Caradon Hill is not strictly on Bodmin Moor as it is technically just outside the Bodmin Moor Area of Outstanding Natural Beauty. However, to all intents and purposes, it is a part of the same upland landscape, though not topped by a typical granite tor, but by a very man-made high-tech television aerial. This aerial takes the natural height of Caradon Hill at around 1211ft to a much greater additional 780ft, making a total "top-of-the-mast" height of 1991ft, and making it the highest lump of metal in Cornwall. More details about the mast itself can be found on the Riding the Mast page.
The mast has not been the only relic of human impact on Caradon Hill of course, as this goes back far longer. The hill is near surrounded by old mine houses and shafts from the copper boom of the 19th century, and also some old granite quarry workings at the Caradon Quarry. There are also remains and evidence of much older uses of the hill, as in the Bronze Age burial cairns to be found on and around the summit. There is also clear evidence of old tin streaming works, particularly those to be found at the site of the old Gonamena Tin Works on the western side of the hill.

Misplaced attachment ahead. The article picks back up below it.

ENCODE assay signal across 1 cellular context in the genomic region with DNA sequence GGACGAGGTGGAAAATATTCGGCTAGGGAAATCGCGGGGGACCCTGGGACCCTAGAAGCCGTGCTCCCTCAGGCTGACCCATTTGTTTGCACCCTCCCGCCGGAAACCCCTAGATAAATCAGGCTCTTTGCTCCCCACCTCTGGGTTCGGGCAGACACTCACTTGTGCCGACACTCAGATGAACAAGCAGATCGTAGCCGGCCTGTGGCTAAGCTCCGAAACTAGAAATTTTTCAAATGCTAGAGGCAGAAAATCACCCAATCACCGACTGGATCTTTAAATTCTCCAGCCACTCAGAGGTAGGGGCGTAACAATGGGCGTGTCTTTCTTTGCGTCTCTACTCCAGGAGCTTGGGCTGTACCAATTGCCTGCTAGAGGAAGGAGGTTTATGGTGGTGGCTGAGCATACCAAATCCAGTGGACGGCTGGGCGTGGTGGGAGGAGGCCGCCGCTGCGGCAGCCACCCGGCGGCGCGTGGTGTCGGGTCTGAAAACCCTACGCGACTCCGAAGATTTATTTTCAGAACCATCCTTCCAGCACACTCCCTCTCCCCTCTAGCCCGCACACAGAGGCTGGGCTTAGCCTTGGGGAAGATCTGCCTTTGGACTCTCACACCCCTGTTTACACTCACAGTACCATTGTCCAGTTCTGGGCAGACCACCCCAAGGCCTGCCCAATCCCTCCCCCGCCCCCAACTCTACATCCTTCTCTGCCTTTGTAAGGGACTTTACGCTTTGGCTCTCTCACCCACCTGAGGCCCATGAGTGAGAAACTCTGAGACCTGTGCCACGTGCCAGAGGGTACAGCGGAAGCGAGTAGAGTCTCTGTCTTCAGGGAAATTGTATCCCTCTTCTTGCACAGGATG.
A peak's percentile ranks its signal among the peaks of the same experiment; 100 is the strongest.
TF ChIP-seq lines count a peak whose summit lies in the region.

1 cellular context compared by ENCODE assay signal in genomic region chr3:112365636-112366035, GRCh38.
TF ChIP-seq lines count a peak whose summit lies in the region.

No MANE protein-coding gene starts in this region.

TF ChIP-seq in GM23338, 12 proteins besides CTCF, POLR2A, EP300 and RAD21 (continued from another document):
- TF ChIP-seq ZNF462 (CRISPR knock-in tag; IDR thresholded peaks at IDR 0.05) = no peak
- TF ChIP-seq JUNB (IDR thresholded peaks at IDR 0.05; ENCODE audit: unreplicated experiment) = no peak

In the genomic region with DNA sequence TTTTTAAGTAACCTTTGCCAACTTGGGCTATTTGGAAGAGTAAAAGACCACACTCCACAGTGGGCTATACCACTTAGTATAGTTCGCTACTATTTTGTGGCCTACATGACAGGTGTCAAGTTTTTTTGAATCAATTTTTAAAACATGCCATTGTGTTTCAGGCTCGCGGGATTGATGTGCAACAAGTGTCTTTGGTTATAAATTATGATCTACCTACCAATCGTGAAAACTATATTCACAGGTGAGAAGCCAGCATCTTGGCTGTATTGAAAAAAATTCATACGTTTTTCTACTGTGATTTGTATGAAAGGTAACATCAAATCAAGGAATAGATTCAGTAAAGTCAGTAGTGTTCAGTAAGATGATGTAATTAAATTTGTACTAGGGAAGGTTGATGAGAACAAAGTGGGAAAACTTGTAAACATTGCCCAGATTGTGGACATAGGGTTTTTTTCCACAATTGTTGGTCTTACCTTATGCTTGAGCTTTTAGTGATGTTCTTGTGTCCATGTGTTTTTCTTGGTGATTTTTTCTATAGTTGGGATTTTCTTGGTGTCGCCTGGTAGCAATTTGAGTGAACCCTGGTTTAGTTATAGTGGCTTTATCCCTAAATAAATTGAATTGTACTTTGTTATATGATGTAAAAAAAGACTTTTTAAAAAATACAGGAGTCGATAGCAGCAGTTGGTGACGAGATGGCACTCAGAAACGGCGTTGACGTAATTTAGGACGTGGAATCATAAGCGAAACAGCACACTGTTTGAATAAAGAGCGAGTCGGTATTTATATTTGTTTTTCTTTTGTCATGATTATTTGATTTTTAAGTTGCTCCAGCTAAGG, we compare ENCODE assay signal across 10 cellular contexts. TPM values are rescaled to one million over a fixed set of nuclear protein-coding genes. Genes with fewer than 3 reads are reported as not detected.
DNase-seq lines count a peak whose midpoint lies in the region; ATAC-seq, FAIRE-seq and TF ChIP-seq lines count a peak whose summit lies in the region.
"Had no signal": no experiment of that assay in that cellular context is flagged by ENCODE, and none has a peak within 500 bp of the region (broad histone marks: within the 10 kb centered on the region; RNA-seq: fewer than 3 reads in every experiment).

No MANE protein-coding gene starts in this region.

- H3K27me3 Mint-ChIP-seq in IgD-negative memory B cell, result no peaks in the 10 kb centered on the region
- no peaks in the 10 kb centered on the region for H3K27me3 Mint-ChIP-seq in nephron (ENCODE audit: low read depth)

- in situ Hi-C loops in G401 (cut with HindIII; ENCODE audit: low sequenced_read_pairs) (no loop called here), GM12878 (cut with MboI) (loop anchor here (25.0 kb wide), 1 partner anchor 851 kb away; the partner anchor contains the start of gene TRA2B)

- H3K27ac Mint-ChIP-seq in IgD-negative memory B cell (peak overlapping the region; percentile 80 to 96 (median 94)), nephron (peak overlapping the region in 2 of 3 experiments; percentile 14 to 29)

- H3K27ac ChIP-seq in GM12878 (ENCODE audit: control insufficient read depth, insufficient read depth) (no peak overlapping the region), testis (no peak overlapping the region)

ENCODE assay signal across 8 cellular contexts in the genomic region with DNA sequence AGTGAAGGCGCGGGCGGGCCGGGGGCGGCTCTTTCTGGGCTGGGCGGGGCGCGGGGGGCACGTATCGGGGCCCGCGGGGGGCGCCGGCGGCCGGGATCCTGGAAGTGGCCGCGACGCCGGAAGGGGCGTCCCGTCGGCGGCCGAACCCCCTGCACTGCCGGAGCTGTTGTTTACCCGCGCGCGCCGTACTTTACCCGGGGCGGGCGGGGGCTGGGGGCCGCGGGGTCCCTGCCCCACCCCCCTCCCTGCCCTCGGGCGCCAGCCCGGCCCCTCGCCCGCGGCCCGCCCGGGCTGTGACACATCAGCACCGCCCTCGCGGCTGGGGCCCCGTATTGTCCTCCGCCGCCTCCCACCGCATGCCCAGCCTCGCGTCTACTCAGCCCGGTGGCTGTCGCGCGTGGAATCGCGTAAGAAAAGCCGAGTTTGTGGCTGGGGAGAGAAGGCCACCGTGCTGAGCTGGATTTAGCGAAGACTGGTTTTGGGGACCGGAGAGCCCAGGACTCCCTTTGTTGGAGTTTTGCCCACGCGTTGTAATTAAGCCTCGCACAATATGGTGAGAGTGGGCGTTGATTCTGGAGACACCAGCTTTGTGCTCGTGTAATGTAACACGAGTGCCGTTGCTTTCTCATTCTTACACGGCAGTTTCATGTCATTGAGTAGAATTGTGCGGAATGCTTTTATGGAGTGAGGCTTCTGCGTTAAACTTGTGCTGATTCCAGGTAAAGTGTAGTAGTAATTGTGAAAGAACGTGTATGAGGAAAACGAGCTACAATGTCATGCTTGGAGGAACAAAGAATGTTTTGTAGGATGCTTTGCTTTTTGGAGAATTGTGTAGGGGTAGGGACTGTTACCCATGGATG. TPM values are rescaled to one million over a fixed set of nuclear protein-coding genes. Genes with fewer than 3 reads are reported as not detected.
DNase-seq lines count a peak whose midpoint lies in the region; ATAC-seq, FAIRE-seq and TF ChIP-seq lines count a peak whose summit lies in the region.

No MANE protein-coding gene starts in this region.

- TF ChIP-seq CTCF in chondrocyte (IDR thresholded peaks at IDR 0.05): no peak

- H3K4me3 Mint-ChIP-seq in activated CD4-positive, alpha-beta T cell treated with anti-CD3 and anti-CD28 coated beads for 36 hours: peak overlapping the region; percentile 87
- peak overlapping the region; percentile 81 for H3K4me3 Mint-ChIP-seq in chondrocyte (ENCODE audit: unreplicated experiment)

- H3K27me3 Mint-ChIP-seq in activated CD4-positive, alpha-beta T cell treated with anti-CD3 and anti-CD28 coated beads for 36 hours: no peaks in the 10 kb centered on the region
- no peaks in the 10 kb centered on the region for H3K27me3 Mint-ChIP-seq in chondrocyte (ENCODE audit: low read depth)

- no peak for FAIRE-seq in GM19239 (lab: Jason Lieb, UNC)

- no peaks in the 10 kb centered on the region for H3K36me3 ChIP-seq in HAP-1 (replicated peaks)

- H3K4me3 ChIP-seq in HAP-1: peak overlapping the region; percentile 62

For more information about the
Caradon Mast iteslf, see the Riding the Mast page
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Cornwall if you wish to use them.
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